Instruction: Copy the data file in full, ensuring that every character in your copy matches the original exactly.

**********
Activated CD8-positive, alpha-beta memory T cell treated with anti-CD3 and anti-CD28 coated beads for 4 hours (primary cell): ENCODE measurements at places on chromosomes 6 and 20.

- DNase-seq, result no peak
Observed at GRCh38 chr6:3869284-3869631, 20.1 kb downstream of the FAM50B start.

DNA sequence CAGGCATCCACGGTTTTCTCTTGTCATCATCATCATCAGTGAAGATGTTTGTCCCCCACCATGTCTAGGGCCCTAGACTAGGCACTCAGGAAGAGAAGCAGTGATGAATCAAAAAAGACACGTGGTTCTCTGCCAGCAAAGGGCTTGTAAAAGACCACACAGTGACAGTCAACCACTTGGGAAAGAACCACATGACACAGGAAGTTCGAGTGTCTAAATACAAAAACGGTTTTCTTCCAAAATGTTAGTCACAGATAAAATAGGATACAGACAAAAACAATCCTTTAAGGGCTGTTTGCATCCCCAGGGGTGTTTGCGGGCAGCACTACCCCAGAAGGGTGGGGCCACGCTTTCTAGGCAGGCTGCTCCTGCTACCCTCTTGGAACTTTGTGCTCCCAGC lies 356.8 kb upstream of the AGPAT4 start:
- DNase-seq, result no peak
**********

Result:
Activated CD8-positive, alpha-beta memory T cell treated with anti-CD3 and anti-CD28 coated beads for 4 hours (primary cell): ENCODE measurements at places on chromosomes 6 and 20.

- DNase-seq, result no peak
Observed at GRCh38 chr6:3869284-3869631, 20.1 kb downstream of the FAM50B start.

DNA sequence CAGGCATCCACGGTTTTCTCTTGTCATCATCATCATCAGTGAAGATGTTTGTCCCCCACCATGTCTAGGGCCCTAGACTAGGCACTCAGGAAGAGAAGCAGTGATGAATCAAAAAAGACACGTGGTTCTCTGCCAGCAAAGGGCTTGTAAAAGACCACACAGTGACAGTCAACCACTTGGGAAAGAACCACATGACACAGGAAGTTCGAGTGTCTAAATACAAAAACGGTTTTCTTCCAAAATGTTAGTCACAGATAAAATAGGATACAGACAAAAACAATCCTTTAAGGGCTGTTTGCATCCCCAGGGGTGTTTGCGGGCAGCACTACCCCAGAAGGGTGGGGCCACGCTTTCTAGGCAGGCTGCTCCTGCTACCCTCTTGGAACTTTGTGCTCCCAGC lies 356.8 kb upstream of the AGPAT4 start:
- DNase-seq, result no peak